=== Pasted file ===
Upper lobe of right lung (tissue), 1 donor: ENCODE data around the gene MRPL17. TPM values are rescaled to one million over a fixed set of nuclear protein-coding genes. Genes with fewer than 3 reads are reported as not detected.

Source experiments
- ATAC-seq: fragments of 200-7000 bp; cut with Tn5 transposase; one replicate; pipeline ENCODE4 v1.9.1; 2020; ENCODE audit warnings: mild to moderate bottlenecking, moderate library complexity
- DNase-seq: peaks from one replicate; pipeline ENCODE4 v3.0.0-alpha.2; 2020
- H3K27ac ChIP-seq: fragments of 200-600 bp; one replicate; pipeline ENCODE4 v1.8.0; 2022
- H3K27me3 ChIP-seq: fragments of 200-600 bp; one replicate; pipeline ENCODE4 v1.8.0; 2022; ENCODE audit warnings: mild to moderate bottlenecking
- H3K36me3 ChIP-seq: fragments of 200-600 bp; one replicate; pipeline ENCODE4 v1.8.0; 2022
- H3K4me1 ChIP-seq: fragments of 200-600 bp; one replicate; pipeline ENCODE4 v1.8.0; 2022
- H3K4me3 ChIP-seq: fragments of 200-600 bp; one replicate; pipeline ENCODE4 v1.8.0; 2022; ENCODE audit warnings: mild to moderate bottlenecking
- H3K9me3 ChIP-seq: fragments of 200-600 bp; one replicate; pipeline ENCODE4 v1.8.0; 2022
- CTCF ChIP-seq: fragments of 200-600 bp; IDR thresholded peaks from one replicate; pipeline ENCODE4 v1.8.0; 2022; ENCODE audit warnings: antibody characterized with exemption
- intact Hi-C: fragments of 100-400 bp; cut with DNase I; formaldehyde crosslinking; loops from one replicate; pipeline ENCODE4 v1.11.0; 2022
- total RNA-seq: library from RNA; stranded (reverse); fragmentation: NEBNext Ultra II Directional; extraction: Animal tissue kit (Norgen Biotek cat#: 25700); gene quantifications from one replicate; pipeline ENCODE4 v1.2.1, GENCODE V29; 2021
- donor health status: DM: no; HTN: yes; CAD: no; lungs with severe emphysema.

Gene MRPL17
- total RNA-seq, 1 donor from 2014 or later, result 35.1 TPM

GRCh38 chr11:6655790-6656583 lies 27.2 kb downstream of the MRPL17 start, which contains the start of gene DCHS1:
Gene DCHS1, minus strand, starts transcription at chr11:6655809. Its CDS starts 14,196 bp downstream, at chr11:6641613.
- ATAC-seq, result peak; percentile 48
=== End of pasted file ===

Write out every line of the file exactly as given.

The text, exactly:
Upper lobe of right lung (tissue), 1 donor: ENCODE data around the gene MRPL17. TPM values are rescaled to one million over a fixed set of nuclear protein-coding genes. Genes with fewer than 3 reads are reported as not detected.

Source experiments
- ATAC-seq: fragments of 200-7000 bp; cut with Tn5 transposase; one replicate; pipeline ENCODE4 v1.9.1; 2020; ENCODE audit warnings: mild to moderate bottlenecking, moderate library complexity
- DNase-seq: peaks from one replicate; pipeline ENCODE4 v3.0.0-alpha.2; 2020
- H3K27ac ChIP-seq: fragments of 200-600 bp; one replicate; pipeline ENCODE4 v1.8.0; 2022
- H3K27me3 ChIP-seq: fragments of 200-600 bp; one replicate; pipeline ENCODE4 v1.8.0; 2022; ENCODE audit warnings: mild to moderate bottlenecking
- H3K36me3 ChIP-seq: fragments of 200-600 bp; one replicate; pipeline ENCODE4 v1.8.0; 2022
- H3K4me1 ChIP-seq: fragments of 200-600 bp; one replicate; pipeline ENCODE4 v1.8.0; 2022
- H3K4me3 ChIP-seq: fragments of 200-600 bp; one replicate; pipeline ENCODE4 v1.8.0; 2022; ENCODE audit warnings: mild to moderate bottlenecking
- H3K9me3 ChIP-seq: fragments of 200-600 bp; one replicate; pipeline ENCODE4 v1.8.0; 2022
- CTCF ChIP-seq: fragments of 200-600 bp; IDR thresholded peaks from one replicate; pipeline ENCODE4 v1.8.0; 2022; ENCODE audit warnings: antibody characterized with exemption
- intact Hi-C: fragments of 100-400 bp; cut with DNase I; formaldehyde crosslinking; loops from one replicate; pipeline ENCODE4 v1.11.0; 2022
- total RNA-seq: library from RNA; stranded (reverse); fragmentation: NEBNext Ultra II Directional; extraction: Animal tissue kit (Norgen Biotek cat#: 25700); gene quantifications from one replicate; pipeline ENCODE4 v1.2.1, GENCODE V29; 2021
- donor health status: DM: no; HTN: yes; CAD: no; lungs with severe emphysema.

Gene MRPL17
- total RNA-seq, 1 donor from 2014 or later, result 35.1 TPM

GRCh38 chr11:6655790-6656583 lies 27.2 kb downstream of the MRPL17 start, which contains the start of gene DCHS1:
Gene DCHS1, minus strand, starts transcription at chr11:6655809. Its CDS starts 14,196 bp downstream, at chr11:6641613.
- ATAC-seq, result peak; percentile 48